To read more about today’s take-back program, go here.

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Watchdog Reports: Panel says doctors, Internet main instigator of prescription drug abuse

Posted by Oxy Watchdog on September 24, 2010

Two large bottles of liquid oxycondone proved a powerful visual for the practice of over-prescribing pain medication that leads to or aids in prescription drug abuse at Wednesday’s panel presentation discussing the growing national trend, hosted by Chico State University in California.

The three-hour panel presentation was put together by Not in our Town Glenn County, managed by Jim Bettencourt and attend by 60 students, parents and community members. OxyWatchdog contributor Esmeralda F. Ramirez was there to hear what the panel had to say.

According to Bettencourt, the irresponsibility of doctors prescribing an excess of a drug is not uncommon and many physicians do not screen patients to see what is in their bodies. When a patient in pain is asking for a large amount of Vicodin, for example, the physician should ask for a simple urine test to check for existing medication in the patient’s system and prescribe the necessary amount of drugs, he said.

When patients want more than what they are prescribed, it’s a sign that they have become addicted, said Salvadore Biondolillo of the U.S. Drug Enforcement Agency, which is sponsoring this Saturday’s Take-Back Day. A classic example, he said, is a patient that has been taking hydrocodone, then switches to oxycodone, then OxyContin, and finally to heroin because it is much cheaper than prescription drugs.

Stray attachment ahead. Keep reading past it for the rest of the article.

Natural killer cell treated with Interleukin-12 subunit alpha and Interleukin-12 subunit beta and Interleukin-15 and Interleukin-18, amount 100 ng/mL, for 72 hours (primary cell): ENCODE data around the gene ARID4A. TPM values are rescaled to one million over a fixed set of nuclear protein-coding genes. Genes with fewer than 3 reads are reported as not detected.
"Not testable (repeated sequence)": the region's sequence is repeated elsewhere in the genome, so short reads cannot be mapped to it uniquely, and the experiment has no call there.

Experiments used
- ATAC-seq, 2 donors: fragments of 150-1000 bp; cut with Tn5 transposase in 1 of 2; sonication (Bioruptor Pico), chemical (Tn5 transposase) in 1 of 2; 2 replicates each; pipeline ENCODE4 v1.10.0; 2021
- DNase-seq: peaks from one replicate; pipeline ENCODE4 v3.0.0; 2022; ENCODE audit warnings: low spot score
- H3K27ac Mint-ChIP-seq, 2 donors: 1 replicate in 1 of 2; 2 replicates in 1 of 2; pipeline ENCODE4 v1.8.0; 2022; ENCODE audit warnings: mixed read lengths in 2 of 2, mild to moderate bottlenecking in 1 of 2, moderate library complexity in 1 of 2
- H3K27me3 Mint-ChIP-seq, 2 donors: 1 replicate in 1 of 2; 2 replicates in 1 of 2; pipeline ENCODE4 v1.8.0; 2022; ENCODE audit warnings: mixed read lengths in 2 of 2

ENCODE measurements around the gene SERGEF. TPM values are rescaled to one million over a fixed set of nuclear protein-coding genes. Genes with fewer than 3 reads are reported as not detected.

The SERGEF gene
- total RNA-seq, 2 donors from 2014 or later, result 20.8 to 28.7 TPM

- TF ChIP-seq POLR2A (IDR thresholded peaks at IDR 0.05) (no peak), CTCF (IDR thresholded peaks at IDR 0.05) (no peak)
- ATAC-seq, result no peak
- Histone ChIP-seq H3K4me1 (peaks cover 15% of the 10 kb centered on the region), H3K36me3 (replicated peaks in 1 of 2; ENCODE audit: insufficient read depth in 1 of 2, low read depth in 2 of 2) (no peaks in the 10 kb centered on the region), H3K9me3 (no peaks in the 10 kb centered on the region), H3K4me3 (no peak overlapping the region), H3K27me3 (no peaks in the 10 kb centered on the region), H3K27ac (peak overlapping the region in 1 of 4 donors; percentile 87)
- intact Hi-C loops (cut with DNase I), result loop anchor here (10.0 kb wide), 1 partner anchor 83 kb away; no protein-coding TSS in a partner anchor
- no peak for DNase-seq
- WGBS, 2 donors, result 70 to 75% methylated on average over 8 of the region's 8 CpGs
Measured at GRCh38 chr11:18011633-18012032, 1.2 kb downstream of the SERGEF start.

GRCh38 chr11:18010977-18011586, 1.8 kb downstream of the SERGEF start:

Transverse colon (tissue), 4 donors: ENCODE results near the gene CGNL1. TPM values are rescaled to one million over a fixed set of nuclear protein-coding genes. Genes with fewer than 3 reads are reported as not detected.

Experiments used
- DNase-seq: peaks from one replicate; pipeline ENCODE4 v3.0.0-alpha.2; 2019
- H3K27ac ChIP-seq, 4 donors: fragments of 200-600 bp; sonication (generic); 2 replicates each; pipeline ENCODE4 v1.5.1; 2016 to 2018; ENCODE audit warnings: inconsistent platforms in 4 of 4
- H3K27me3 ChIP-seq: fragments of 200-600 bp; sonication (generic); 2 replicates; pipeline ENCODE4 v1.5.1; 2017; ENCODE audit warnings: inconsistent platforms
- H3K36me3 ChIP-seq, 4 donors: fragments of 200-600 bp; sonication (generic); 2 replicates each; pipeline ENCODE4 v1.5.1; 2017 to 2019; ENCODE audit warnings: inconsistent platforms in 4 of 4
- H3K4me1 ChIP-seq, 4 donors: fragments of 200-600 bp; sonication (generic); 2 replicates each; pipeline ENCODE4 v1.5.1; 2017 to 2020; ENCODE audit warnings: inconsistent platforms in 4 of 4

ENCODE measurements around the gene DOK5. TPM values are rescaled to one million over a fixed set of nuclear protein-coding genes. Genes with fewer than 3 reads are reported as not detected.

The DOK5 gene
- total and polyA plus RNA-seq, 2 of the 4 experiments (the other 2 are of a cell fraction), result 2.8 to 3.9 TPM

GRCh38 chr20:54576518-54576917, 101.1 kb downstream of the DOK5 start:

A dangerous online world

If someone with an addiction cannot get enough of their prescription drug of choice from a physician, they go online, according to Biondolillo. Websites are one of the reasons prescription drug abuse has been increasing in the past few years, he said: there are sites that contain a multitude of information for many kinds of prescription drugs, and it is difficult to monitor all of them. Biondolillo refers to the Internet as “the perfect storm” because prescriptions that come from overseas are not approved by the U.S. Food and Drug Administration, or are often placebos, he said.

Drugs next door

Another way addicts find prescription drugs is through friends, family or street sells, Biondolillo said. When physicians prescribe a excessive amount of drugs, there are bound to be leftovers, said Lee Snook, medical director of the Metropolitan Pain Management Consultants Inc. There are a lot of cases in which the leftovers are divided and sold on the street or are given for free to friends and family as experimentation, he said.

A generation of young addicts